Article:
As well as enjoying the scenery I was also a guest of honour at Bears house....I think he was homesick after a few hours everyday, as we dropped by more than once. The first time I was given the grand tour....one half of the house was for people the other half for the cows, although one of the cows must have forgotten the rules...how many times have you had to ask someone is it normal that a cow is in their living room? I was also 'treated' to a cup of salt tea and some home made chapati as well as the offer of gypsy water, which as long as it wasnt cursed or as salty as his tea I didn't mind. The rural dream however was extinguished when I realised the house was connected to the mains electricity....Bear had been summoned to fix the families one light bulb and also ensure the ability to charge the families barrage of mobile phones, including his state of the art smartphone was not compromised. I did wonder why he spent so much time on the phone though...either he was checking in on the cows or he was negotiating his mini bar bill from the 5 star hotel he used in his last survival series. Either way the families priorities were clear, the guy had no socks and terrible shoes, but at least they could watch youtube and upload their cow milking selfies.


After the trek I returned to the relative civilisation of the houseboat for a well earned shower and a days recuperation before heading east to Ladakh...proper mountain country and a chance to test my lungs at high altitude. I was booked to travel in a local share taxi to head to the town of Leh, which on a good run was 12 hours away via winding mountain passes with huge drops to the valleys below ( Those with vertigo be warned). When mixed with the Indian driving style...drive as quickly as possible and only overtake when either a) on a blind corner b) when the road is too narrow or c) when a car is coming the other way, this made for an eventful journey....very eventful in my case. A combination of a 5 hour delay for a landslide, India's answer to lewis Hamilton bending the back wheel and subsequent repairs, his replacement driver who drove so slow I thought it was his first time behind the wheel and the car eventually breaking down completely in the middle of nowhere, meant that when the rescue car finally rolled into Leh, the journey had taken 24 hours instead of 12....I need to stop subjecting myself to these endurance events!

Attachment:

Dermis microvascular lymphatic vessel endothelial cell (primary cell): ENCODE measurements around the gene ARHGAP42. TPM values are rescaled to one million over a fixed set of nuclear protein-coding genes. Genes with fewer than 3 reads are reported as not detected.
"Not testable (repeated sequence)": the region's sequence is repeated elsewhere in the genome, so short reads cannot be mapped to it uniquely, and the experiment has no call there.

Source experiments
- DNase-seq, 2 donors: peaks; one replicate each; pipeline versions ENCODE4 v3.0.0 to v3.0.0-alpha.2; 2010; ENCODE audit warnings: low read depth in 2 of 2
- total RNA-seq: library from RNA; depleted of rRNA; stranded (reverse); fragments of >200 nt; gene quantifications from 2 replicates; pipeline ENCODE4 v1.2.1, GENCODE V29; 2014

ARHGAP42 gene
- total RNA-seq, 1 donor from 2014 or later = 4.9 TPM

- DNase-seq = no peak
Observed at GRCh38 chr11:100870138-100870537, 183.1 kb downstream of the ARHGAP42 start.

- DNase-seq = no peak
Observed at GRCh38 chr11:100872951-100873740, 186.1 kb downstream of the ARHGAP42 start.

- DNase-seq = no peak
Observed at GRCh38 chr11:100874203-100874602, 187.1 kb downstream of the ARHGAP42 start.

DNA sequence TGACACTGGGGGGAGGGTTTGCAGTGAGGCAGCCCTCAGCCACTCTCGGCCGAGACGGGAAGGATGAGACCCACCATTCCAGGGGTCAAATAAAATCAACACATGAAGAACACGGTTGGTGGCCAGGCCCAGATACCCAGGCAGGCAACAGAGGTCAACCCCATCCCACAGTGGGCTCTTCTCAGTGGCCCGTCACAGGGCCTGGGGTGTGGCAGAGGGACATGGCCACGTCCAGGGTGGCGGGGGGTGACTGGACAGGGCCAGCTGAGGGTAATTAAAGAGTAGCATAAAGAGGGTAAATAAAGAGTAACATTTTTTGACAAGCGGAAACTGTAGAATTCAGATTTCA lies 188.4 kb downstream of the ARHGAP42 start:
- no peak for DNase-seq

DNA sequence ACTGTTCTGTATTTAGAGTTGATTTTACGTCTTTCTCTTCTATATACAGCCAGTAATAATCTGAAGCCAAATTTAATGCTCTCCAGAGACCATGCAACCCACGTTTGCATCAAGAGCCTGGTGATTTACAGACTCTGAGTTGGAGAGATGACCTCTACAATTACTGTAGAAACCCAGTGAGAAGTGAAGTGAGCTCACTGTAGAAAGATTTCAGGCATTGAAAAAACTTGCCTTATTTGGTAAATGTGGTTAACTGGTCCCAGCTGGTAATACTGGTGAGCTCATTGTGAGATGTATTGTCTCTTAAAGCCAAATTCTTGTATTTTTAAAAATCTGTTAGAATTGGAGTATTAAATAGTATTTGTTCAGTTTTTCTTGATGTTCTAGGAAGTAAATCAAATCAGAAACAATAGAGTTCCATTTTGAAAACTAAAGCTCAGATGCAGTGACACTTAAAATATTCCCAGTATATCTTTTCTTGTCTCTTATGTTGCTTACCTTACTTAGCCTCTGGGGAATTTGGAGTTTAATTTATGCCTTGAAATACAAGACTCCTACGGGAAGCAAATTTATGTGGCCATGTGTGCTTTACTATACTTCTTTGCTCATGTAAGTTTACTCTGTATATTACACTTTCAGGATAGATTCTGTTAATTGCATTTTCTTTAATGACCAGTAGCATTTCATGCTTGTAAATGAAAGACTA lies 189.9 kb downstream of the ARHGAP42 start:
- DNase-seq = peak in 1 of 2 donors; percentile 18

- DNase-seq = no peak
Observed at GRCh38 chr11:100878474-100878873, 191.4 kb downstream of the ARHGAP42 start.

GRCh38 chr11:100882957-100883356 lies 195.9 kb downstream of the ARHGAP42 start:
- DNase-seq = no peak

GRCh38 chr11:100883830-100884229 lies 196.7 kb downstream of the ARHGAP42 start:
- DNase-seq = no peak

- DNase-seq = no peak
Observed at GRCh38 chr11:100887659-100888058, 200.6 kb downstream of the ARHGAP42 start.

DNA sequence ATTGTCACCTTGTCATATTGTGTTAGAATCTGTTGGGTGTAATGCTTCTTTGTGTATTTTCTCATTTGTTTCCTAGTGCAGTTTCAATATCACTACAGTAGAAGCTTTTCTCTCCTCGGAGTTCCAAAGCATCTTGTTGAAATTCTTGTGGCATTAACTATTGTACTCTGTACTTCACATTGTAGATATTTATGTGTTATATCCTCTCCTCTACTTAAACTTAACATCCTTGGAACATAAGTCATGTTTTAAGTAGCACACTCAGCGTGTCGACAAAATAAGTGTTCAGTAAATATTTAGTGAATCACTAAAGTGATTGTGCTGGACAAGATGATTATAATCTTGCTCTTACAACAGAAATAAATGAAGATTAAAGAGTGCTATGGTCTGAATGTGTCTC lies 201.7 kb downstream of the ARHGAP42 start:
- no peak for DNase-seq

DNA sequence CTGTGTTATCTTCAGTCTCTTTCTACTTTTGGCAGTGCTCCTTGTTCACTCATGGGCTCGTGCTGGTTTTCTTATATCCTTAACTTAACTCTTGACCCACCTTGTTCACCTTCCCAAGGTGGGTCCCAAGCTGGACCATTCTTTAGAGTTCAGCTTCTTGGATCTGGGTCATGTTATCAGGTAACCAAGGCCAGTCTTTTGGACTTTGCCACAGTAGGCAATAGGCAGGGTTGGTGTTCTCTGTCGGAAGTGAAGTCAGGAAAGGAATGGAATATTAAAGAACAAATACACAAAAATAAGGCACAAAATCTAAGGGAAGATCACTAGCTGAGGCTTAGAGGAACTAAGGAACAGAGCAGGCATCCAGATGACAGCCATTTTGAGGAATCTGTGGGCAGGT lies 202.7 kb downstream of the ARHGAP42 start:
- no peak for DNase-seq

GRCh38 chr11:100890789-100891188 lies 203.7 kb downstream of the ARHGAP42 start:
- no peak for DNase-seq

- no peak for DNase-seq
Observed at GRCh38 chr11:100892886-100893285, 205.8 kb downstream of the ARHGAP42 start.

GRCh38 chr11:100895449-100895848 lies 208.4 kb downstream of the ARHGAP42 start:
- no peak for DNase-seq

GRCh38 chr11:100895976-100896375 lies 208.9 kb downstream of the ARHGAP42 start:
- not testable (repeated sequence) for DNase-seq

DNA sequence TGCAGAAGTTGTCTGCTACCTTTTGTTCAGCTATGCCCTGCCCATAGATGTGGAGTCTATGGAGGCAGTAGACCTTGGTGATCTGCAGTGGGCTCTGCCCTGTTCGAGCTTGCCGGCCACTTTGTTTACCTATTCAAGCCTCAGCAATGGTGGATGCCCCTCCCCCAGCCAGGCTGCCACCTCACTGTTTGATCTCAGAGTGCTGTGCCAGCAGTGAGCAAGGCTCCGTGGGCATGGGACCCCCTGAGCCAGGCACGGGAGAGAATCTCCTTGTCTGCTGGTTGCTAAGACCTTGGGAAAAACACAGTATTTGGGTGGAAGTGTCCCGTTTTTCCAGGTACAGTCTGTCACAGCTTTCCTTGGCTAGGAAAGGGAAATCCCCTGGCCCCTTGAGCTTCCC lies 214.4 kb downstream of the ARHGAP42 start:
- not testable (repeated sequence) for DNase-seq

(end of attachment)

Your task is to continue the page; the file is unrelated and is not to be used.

A real highlight of the journey though other than the scenery was the roadside signs designed to focus the drivers attention and remind them that the roads they were driving on were a bit on the dangerous side. Here's my personal favourites in no particular order, courtesy of the Indian border roads organisation...I just wished my driver understood them:

Life is short, road is hard
Go easy on my curves / Be soft on my curves
Driving faster can cause disaster
Safety on road is safe tea at home
A cat has 9 lives but not the one that drives
Drive with care, life has no spare
Three enemies of the road. Liquor, speed and overload - rail must be gutted
After whisky, driving risky
Don't gossip, let him drive
Feel the curves don't hug them
God favours only sane drivers
Faster spells 'disaster' - countdown might have a word on this one...